Charlotte Hutchison Henson, producer, and President of the Board of Directors of Pioneer Playhouse of Danville, passed away peacefully on February 13 at her home on the grounds of the historic theater she spent a lifetime championing. She was 93 years old.
When Charlotte Hutchison married Colonel Eben Charles Henson (a man The New York Times once called “a small-town P.T. Barnum”) in 1955, she may not have fully realized that she was also marrying into his dream of bringing “Broadway to the Bluegrass,” but soon she embraced his vision, and continued his legacy after his death in 2004. Pioneer Playhouse is Kentucky’s oldest outdoor theater and will be celebrating its 75th season this summer.
Charlotte Cline Hutchison was born on January 3, 1931, and raised on a farm on the Mercer/Boyle County line. From a very early age, Charlotte was recognized for her beautiful singing voice. She graduated from Burgin High School and went on to study music at Transylvania University in Lexington. After college, she taught music in North Carolina and was later the choir director of the First Christian Church in Danville. The noted folk singer and archivist, John Jacob Niles, called Charlotte’s voice one of the purest he had ever heard.
Charlotte first met Eben Henson when she attended an early performance of his fledging theater at Darnell State Mental Hospital, where he had use of a free auditorium and where Northpoint Training Center is now located. Later, Eben sat down at a drugstore soda fountain booth on Danville’s Main Street where Charlotte and her mother were lunching, and boldly asked Charlotte on a date. A misaimed kick to Eben’s shin under the table made it clear that Mother disapproved, but since Charlotte hadn’t gotten the hint, she said yes. Eben and Charlotte were happily married for nearly half a century.
In the early years, Charlotte witnessed the arrival of big-name movie stars and a large movie crew to film MGM’s Raintree County in which she was a featured extra; the rapid expansion of the Pioneer Playhouse complex; and later, during the summer months, the influx of hundreds of young actors such as John Travolta, Lee Majors, Jim Varney, and Bo Hopkins.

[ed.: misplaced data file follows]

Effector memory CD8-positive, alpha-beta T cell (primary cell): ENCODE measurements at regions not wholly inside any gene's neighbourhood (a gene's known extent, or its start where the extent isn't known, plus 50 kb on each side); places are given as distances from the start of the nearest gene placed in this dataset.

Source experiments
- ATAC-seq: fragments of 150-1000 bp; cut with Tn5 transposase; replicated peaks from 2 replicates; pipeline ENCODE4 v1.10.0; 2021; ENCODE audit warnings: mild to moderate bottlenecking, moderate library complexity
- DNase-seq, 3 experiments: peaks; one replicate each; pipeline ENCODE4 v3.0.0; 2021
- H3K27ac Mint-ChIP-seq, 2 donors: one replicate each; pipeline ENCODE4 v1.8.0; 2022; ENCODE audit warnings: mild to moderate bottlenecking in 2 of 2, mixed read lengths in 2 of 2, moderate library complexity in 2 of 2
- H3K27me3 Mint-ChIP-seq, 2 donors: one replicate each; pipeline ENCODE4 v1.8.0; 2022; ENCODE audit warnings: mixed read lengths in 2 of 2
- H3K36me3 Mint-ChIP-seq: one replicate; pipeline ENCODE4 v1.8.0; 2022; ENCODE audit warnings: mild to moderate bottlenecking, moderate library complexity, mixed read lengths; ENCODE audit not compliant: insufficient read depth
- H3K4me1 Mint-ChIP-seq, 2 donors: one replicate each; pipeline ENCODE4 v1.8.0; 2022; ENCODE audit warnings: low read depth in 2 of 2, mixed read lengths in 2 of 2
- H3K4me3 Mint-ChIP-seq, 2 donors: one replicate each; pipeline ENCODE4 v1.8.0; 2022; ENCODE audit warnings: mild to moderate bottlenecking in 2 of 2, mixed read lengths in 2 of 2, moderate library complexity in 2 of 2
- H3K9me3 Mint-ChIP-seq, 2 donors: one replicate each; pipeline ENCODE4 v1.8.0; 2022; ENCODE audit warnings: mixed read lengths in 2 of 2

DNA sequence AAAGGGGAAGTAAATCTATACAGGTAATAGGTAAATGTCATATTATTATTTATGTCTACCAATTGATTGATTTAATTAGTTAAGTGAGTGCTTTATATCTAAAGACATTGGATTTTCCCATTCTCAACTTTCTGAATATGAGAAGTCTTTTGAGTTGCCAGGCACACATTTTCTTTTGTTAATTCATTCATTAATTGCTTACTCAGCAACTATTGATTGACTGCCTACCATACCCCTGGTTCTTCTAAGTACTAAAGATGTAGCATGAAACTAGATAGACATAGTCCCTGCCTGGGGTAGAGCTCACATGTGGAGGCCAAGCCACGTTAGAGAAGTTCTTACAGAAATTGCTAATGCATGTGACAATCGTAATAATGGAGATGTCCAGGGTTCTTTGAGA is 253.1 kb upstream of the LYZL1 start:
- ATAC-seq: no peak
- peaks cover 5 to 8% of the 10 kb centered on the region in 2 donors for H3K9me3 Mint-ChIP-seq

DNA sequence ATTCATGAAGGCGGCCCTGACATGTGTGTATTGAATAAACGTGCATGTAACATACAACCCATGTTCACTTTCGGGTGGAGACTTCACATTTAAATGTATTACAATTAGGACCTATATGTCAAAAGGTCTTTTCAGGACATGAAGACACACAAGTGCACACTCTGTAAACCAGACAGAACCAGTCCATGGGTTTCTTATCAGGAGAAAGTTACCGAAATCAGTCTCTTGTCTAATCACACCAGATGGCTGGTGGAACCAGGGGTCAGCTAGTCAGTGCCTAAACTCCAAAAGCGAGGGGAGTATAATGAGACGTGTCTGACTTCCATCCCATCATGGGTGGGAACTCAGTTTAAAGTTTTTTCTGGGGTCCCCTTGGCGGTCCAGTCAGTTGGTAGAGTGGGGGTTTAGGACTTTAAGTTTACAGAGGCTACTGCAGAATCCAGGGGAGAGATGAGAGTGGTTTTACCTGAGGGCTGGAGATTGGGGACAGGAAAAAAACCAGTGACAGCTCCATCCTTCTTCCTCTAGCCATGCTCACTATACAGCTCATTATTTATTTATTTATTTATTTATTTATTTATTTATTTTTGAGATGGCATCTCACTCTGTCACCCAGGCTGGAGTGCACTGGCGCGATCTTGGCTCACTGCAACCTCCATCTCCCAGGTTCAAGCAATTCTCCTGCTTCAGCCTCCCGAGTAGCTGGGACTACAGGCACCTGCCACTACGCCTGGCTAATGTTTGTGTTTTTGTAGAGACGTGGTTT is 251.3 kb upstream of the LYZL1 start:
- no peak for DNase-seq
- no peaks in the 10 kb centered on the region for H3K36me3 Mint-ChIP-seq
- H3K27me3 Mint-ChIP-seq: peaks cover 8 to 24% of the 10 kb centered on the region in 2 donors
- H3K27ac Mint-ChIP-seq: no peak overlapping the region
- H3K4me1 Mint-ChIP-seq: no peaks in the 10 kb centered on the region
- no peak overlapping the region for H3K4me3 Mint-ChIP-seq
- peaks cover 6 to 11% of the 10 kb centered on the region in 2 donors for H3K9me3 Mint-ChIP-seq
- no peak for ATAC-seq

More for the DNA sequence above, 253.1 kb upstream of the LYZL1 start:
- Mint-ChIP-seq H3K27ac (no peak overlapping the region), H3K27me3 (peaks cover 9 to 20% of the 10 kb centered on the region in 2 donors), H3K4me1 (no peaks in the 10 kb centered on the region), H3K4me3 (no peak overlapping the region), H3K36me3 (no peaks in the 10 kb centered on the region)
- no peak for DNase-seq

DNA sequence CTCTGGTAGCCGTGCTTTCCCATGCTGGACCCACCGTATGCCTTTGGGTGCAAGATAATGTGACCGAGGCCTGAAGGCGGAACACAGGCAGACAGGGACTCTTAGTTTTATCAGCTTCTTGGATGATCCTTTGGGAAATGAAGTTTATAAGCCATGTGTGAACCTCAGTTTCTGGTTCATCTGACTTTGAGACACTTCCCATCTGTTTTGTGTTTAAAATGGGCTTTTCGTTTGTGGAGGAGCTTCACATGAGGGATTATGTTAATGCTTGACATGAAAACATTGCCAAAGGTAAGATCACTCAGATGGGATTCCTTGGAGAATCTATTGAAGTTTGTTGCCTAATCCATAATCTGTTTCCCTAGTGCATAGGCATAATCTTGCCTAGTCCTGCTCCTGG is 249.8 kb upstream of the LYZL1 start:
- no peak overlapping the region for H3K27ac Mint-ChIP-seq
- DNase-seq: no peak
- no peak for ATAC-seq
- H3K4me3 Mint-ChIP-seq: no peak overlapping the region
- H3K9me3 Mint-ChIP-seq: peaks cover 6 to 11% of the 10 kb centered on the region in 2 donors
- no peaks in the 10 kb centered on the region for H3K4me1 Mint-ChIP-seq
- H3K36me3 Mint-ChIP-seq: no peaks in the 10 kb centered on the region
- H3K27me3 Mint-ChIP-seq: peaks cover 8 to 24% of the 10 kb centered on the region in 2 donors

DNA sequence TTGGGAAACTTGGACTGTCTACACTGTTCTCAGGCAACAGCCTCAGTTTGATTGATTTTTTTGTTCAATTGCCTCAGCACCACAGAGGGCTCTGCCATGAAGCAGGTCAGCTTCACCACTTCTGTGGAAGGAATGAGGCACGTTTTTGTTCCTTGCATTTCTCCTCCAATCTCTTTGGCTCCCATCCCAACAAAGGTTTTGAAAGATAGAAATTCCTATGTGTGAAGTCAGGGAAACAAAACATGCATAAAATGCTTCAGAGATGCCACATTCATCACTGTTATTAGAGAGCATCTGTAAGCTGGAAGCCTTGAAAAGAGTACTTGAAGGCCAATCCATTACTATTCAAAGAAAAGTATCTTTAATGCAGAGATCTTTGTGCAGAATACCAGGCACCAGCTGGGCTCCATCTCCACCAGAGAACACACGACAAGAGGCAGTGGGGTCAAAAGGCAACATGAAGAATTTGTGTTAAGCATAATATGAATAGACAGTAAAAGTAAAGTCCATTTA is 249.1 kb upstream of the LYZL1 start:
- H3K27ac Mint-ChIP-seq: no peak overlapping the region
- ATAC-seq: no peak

Charlotte worked alongside her husband, mainly behind the scenes, but she was also a dedicated mother raising four children, all of whom grew up at the theater helping their parents, all of whom were encouraged from a young age to follow their dreams and artistic passions.
When Eben C. Henson died in 2004, there was never a question of Pioneer Playhouse closing.
“My mom said we would keep going, and we did,” says Heather Henson, youngest of the children, and now managing director of the Kentucky Landmark theater. “My older sister became artistic director to Mom’s producer, and they were a terrific team. When Holly lost her battle with cancer, the whole family pulled together again. Mom would not let the Playhouse fade away.”
“I think after our father passed, Mom was forced to step into the spotlight, and she did so beautifully,” says Robby Henson, son and current artistic director. “She was, by nature, a shy person, but she transitioned into someone more comfortable with people and crowds.”
“She did it all, from picking plays to cooking and cleaning to working on set design to putting a brand-new coat of paint on everything each spring,” says Heather. “We called her the Energizer Bunny.”
Another nickname -“the Iron Butterfly” – was given by Mike Perros, former mayor of Danville and long-time board chairman of Pioneer Playhouse in recognition of Charlotte’s beauty and her gentle nature, but also her undeniable strength and determination to get things done.
Charlotte Henson was named Danville’s Arts Citizen of the Year in 2006. She was a beloved part of the community and donated space in the old Henson Hotel building so that the Danville/Boyle County African-American Historical Society would have a home for its meetings, exhibits, and archives. She was a lifelong member of the First Christian Church of Danville.
Charlotte continued singing and playing guitar for dinner guests at the Playhouse each night in the summer – even through the 2023 season. Her repertoire never varied, and she would start off her set with Follow the Drinking Gourd.
Charlotte Henson is survived by her children, Eben David Henson and wife Jan, Robby Henson and wife Lin, Heather Henson, and husband Tim Ungs, all of Danville; by her three grandchildren, Daniel, Theo, and Lila Ungs; and by her former son-in-law, Thomas Hansen. She was preceded in death by her daughter, Holly Henson, and by her husband, Eben C. Henson.
In lieu of flowers, donations may be made in Charlotte’s name to Heritage Hospice of Danville or to Pioneer Playhouse, both of which are 501 c 3 non-profit organizations.
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